Unable to get image from page properties or content. Will fall back to a default image.

Article has no nextliveshere tags assigned

Article has no topics tags assigned

Article has no colleges tags assigned

Article has no audiences tags assigned

Article has no units tags assigned

Contacts are empty

These messages will display in edit mode only.

UC awarded part of $25 million science grant

Particle physicists and computer scientists team up to develop computing power that can examine antimatter

The National Science Foundation on Tuesday awarded $25 million to the University of Cincinnati and 16 other research institutions to study high-energy physics.

The goal is to develop the computer tools needed to capture and parse huge bundles of data from particle collisions in the Large Hadron Collider in the Swiss lab CERN, which first observed the Higgs boson particle in 2012.

“We want algorithms that select the most interesting events with high efficiency and reject the rest,” UC physics professor Michael Sokoloff said.

 

Sokoloff has spent his career studying particle physics at accelerators such as Fermilab in Chicago and the SLAC National Accelerator Lab in California. He is the principal investigator for UC. Princeton University is leading the project.

By 2026, CERN plans to increase tenfold the number of particle collisions it can produce in its collider — a concept called luminosity. But to capture so much data — measured in exabytes, or a million terabytes — scientists will need more powerful computing tools. To that end, the National Science Foundation is opening a new institute for research and innovation in software for high-energy physics.

“Even now, physicists just can't store everything that the (collider) produces,” said Bogdan Mihaila, the NSF program officer overseeing the grant. “We have to get smarter and step up our game. That is what the new software institute is about.”

We are now searching for the next layer of physics beyond the Standard Model.

Peter Elmer Physicist

The new institute represents a coalition of 17 research universities that will develop computer solutions to study data from the Large Hadron Collider’s four detectors. By 2026, the collider will generate as many as 1 billion proton collisions every second. New computer tools will help physicists capture the collisions (called events), identify the most relevant and study the results efficiently.

Efficiency is relative in particle physics. Data captured in previous experiments has taken months to sort and analyze, Sokoloff said.

“We want to use new computing architectures more effectively. And we’d like to develop qualitatively new algorithms,” Sokoloff said.

 

Among other questions, Sokoloff and other physicists at CERN are searching for an explanation for why the universe is full of matter but not antimatter, which was created in equal parts during the Big Bang.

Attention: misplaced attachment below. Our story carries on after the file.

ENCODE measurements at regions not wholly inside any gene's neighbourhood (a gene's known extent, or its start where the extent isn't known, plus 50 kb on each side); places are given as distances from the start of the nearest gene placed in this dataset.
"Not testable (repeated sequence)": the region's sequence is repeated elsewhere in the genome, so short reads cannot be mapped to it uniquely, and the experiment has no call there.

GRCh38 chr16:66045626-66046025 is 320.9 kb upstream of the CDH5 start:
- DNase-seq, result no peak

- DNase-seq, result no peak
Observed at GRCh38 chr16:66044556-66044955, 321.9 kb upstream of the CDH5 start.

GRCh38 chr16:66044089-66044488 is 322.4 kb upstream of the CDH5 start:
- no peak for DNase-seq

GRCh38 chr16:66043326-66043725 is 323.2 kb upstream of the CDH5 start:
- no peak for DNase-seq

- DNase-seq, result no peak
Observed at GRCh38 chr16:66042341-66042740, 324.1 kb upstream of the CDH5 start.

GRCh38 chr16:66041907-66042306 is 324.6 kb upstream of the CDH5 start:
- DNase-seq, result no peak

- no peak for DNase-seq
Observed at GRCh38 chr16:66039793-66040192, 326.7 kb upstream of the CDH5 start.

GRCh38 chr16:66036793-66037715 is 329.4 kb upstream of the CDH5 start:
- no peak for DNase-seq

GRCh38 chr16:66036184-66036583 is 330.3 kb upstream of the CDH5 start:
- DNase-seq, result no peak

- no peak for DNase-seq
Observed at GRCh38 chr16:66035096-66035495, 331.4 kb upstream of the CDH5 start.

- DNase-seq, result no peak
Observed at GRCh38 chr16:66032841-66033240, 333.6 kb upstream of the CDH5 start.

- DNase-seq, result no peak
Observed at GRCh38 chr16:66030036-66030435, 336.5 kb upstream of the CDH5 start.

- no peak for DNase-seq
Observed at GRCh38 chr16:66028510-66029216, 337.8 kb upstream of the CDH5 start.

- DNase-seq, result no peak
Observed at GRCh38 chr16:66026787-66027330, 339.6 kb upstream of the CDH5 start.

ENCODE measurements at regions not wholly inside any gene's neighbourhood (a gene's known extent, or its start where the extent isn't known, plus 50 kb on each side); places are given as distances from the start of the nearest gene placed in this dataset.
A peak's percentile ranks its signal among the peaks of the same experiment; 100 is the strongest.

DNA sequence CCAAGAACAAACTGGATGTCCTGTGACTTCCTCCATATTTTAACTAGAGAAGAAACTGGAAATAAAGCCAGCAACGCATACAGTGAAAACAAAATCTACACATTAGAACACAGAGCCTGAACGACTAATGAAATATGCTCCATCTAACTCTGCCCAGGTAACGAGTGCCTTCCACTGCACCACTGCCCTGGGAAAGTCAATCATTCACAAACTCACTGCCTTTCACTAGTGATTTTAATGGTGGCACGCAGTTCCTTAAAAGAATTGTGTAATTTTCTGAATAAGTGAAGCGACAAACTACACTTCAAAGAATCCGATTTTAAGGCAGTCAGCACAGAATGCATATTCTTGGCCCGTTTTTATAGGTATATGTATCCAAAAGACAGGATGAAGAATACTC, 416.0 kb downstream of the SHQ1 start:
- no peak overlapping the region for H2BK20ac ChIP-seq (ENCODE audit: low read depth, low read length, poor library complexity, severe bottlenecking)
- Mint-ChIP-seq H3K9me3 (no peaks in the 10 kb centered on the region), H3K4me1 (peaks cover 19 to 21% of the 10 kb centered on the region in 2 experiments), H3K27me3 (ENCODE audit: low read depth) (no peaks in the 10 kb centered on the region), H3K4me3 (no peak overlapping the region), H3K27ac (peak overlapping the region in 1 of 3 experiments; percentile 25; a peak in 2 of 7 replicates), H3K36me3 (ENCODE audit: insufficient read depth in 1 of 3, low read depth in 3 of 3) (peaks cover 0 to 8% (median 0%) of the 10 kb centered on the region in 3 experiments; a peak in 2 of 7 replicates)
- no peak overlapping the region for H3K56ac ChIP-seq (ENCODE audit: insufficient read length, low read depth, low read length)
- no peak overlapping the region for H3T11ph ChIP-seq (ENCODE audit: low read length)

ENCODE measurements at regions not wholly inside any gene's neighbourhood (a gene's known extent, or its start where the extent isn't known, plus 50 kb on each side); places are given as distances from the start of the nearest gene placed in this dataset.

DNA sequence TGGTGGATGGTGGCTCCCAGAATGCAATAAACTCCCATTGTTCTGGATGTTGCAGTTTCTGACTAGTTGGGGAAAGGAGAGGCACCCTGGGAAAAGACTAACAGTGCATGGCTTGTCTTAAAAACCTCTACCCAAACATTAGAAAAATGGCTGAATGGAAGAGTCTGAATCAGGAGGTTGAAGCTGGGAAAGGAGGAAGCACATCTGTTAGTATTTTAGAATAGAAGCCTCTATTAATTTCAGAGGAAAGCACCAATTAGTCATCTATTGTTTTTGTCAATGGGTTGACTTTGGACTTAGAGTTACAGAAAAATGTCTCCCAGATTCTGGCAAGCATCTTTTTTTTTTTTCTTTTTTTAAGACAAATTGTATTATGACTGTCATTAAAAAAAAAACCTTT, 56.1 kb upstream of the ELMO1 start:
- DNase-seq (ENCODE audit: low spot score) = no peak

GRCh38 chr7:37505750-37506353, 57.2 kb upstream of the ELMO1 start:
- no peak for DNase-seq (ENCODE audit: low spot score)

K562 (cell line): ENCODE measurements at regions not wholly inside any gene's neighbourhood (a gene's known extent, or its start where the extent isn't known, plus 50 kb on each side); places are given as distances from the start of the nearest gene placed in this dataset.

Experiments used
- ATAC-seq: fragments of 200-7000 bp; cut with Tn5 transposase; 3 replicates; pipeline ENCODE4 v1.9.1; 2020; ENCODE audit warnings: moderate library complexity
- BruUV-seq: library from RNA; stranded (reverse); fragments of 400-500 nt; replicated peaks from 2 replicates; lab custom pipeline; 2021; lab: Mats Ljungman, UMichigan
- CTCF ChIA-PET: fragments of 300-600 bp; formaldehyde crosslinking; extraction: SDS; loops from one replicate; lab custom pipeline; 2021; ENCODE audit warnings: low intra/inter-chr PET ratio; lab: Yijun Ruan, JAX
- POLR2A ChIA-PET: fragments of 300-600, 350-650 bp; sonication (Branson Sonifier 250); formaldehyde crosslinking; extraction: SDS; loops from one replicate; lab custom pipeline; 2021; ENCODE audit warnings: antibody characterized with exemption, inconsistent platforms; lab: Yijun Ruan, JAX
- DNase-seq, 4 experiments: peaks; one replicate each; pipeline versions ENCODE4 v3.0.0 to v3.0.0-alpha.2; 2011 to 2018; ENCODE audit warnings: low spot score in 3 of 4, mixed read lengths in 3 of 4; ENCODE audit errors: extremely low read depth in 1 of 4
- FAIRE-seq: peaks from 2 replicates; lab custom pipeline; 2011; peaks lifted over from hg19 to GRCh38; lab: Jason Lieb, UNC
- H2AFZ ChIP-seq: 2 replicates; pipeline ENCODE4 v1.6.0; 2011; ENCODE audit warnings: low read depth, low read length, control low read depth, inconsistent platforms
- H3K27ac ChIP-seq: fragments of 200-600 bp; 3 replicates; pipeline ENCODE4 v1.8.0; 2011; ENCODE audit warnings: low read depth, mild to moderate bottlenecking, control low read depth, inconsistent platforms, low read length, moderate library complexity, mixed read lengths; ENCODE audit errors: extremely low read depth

"High-energy physics had a rush of discoveries and advancements in the 1960s and 1970s that led to the Standard Model of particle physics, and the Higgs boson was the last missing piece of that puzzle," Princeton University physicist Peter Elmer said. "We are now searching for the next layer of physics beyond the Standard Model.”

Sokoloff, a professor in UC’s McMicken College of Arts and Sciences, is collaborating with Gowtham Atluri, an assistant professor of computer science in UC’s College of Engineering and Applied Science. Atluri’s research is in the area of data science with a focus on developing computational algorithms that will accelerate the pace of scientific discovery.

Atluri said computer scientists will develop new ways to help physicists discover rare and previously unknown events, the proverbial needle in the haystack. Any breakthroughs are likely to help scientists in diverse fields such as neuroscience, where brain scans also generate huge volumes of data, Atluri said.

The NSF will award collaborators $5 million per year for five years, to develop new software and train the next generation of users. UC will pursue innovative algorithms for reconstructing data in real time and selecting the subset to be recorded off-line. UC researchers also will develop tools needed for the analysis.

The project is just the latest NSF contribution to the 40-nation effort at CERN, which spawned contributions to society such as the world wide web in 1989. Similarly, advancements from the project will be shared publicly through its open-source code.

Ambitious projects that transcend conventional academic boundaries can inspire a new generation of students to embrace interdisciplinary research, UC’s Atluri said.

 

Become a Bearcat

Do you like physics? Study with renowned professors in UC’s Department of Physics or explore other programs on the undergraduate or graduate level.